Checkin’ Out Costa Rica on Suicide Showers and other things to avoid
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Suicide Showers, Surfer Hotels, and Other Things to Avoid on Your First Trip to Costa Rica. Unless you want to go native and adapt to your new home country.
In this blog, I’m trying to cover things you may not hear or read before you visit Costa Rica for the first time. We have traveled plenty but have been to Costa Rica only once.
Some things struck us as unique or, at least, a bit unusual. The suicide shower is one of the most unusual ones.
You may find these at economy accommodations anywhere in the country, but mainly along the coasts.
But my realtor tells me all Tico-style homes also have them.
The Suicide Shower
The suicide shower, Ticos call it that, is an invention triggered by some engineer’s warped sense of practicality. Many, if not most, Tico homes do not have hot water. The native Costa Ricans generally see hot water in this warm clime as unnecessary and/or too expensive. This invention—an electrically heated shower head—is a way to provide hot water in the shower without having to invest in a water heater and hot water plumbing.
It works, but I speak from personal experience; it is not without risk. You will generally encounter it without a set of instructions. It can cause a pretty good shock if misused, wired haphazardly, or if turned on or adjusted in bare, wet feet. So do NOT touch any electrically live part of the apparatus while taking a shower.
Try to avoid accommodations that provide them and, if not, please use due to caution.
I bet that you can find suicide showers in use at virtually any surfer hotel. Unfortunately, few hostellers will have to call their establishment surfer hostels. If you see one advertised as such, and you are over 25 years of age, run away as fast as your little arthritic toes will carry you. It is my experience that the ocean view from your room in a surfer hotel offers no bargain.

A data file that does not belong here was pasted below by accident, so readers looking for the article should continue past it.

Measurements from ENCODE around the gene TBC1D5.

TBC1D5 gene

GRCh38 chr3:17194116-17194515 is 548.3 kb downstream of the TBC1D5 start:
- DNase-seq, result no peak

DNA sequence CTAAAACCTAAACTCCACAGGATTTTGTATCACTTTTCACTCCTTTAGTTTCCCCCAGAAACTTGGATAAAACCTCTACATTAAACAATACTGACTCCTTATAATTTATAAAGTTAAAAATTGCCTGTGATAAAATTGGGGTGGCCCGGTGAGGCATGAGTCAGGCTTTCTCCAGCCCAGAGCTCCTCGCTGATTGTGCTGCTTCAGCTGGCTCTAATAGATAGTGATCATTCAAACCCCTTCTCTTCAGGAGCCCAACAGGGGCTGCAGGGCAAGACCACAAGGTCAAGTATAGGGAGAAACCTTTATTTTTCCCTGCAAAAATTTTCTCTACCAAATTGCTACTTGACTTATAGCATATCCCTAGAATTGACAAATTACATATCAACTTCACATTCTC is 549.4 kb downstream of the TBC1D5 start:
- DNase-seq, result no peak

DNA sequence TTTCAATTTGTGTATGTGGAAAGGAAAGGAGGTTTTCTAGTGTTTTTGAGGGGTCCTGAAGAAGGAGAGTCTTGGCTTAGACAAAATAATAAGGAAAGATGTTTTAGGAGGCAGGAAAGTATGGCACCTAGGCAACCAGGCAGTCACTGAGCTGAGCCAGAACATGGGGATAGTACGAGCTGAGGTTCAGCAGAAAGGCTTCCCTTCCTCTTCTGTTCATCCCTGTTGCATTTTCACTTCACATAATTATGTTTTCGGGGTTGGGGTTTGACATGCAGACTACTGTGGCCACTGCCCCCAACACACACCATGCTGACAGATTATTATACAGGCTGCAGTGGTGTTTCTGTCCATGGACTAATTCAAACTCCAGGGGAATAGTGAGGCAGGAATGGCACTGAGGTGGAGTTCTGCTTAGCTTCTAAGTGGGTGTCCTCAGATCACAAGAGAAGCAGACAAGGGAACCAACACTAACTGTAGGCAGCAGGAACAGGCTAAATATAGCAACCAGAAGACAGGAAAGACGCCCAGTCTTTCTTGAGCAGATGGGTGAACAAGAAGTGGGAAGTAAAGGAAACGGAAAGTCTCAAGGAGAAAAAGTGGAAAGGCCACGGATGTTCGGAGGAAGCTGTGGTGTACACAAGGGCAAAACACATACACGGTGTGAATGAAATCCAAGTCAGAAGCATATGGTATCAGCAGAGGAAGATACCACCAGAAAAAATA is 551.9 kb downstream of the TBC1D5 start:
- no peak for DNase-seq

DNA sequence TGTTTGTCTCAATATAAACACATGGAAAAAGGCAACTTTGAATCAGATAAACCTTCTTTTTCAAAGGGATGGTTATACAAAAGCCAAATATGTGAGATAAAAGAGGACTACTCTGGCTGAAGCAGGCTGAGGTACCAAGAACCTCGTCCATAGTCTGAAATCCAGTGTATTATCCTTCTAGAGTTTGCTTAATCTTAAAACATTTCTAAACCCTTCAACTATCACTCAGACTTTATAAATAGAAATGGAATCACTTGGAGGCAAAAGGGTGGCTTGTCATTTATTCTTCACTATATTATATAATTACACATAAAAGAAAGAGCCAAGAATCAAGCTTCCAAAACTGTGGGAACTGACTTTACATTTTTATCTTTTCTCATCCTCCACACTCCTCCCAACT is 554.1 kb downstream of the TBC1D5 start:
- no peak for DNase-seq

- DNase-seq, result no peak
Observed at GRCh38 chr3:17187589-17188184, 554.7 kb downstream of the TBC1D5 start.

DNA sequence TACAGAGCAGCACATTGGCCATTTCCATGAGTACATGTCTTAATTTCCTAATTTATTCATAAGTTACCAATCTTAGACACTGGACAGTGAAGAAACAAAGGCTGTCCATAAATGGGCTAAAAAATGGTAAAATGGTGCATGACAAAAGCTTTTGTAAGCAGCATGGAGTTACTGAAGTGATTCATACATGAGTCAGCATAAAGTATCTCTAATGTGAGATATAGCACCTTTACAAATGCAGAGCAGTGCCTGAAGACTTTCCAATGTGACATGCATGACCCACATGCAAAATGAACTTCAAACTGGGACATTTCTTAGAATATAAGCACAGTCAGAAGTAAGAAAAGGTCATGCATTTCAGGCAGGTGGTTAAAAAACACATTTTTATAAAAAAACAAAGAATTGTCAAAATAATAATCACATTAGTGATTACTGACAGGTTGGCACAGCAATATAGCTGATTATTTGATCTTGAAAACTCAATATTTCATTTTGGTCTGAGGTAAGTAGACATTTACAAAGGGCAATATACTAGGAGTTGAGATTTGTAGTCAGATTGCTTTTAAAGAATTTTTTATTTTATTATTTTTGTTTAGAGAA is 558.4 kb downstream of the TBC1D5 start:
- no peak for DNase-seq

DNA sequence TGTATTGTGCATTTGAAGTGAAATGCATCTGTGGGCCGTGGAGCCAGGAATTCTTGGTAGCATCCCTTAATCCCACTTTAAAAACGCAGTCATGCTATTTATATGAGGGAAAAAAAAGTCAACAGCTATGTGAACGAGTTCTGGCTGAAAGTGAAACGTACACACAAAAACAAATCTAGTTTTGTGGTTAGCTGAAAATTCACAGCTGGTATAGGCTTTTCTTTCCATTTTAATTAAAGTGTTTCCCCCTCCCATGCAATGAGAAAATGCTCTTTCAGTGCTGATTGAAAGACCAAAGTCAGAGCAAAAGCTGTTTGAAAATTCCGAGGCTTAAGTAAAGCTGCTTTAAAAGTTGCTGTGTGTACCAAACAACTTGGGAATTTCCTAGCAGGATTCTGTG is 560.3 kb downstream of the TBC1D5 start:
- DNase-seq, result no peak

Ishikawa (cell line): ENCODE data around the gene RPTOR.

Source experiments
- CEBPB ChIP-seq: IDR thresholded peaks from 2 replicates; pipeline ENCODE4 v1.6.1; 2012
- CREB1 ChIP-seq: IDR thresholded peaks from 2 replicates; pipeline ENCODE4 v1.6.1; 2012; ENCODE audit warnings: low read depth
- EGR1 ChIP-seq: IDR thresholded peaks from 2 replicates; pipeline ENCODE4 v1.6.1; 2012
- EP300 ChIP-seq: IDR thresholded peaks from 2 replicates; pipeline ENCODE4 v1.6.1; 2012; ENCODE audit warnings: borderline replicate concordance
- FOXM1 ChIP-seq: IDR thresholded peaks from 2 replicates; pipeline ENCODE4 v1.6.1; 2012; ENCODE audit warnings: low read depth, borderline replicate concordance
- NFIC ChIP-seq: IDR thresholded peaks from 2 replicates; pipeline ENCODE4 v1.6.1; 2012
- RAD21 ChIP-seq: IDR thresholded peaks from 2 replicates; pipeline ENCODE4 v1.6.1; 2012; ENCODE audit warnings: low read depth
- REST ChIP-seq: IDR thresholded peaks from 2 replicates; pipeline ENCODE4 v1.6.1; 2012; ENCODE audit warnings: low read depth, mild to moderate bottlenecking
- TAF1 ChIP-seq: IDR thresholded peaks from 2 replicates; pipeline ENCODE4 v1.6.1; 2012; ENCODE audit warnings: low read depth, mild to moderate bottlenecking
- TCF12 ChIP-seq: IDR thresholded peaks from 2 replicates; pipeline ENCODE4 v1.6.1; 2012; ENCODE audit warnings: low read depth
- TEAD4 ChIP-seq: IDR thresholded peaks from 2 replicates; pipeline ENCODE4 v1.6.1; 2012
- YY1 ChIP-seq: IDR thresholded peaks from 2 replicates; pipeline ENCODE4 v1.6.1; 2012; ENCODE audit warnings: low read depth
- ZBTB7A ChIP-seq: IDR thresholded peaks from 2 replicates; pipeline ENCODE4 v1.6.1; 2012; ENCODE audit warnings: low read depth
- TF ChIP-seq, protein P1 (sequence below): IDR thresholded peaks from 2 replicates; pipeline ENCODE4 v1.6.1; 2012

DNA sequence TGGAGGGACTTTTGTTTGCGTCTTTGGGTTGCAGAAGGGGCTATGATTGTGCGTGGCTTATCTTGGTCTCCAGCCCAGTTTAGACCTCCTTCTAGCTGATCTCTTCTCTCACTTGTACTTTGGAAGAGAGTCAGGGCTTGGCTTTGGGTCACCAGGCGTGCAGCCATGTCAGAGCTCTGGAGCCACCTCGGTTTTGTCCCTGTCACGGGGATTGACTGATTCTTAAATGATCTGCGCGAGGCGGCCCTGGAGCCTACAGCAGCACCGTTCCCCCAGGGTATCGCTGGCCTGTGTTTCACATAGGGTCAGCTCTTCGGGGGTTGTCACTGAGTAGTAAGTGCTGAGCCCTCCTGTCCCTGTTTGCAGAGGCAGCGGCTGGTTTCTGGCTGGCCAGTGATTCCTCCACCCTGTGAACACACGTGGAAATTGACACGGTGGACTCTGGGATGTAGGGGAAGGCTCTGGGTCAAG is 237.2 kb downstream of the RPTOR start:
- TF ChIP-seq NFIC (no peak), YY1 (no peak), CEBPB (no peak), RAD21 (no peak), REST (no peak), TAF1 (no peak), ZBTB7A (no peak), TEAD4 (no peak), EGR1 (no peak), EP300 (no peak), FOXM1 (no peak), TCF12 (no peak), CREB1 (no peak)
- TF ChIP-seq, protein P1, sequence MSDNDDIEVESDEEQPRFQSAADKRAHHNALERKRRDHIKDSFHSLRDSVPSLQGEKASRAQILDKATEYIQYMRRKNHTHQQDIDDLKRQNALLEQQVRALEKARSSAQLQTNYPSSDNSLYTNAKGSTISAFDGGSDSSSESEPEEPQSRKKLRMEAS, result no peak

We made the mistake of booking and pre-paying for one online.
The view from our window was nice, but my recommendation ends there. Even the suicide shower in our room did not work. The non-functionality was, upon reflection, was probably a blessing in disguise. The list of accommodation “must-haves” for surfers, besides a nearby ocean, must be concise.
Another thing to avoid is being without some form of communication while you are visiting. It’s a relatively small country. However, there are some remote sections of roads and sparsely populated areas where it would be good to summon assistance if you are lost or in a medical emergency.
Sorry, despite hearing that everyone speaks English here, it’s not always valid for operators and emergency personnel and a command of basic Spanish would be a plus.
Sometimes your hotel or a restaurant will also require calling ahead to confirm your reservation. One nice thing, Costa Rica has only one area code for the country, 506 (plus eight-digit phone numbers). So all calls within the country are “local calls.” It also has pretty good cell coverage over much of the country. (There are over 1.5 million cell phones spread all over a country of 4 million inhabitants, and they all want to be on the phone.)
Regrettably, your cell phone from North America is probably “locked” to your cell provider company. It’s locked because your company doesn’t provide service in Costa Rica. However, if you are not a resident, you are by law not supposed to be able to get a cell phone account. But you can get a pre-paid card almost everywhere.
Another thing to avoid with cell phones in Costa Rica is international cell phone calls. It is prohibitively expensive. Everyone in Costa Rica now uses WhatsApp, an app you should download before you arrive. As long as you have an internet connection you can make calls, send text messages, audios, and photos through WhatsApp.
If you need to communicate with your old home country, email is also a good option. Note: I have read that all” AOL.com” emails are blocked from leaving Costa Rica for some reason. If you plan to use an”AOL.com” email address during your visit.)
The author of this blog, Ticonuevo, is a US expat who moved to Costa Rica and used the services of GoDutch Realty to purchase a property in Costa Rica. In his blogs, Ticonuevo describes his own experiences of taking the step of moving to Costa Rica and getting a new life started.
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I DO want to remind our readers that we appreciate any referrals you can send us. Also, please remember the GoDutch Realty agents when you talk about your home in Costa Rica; we appreciate it.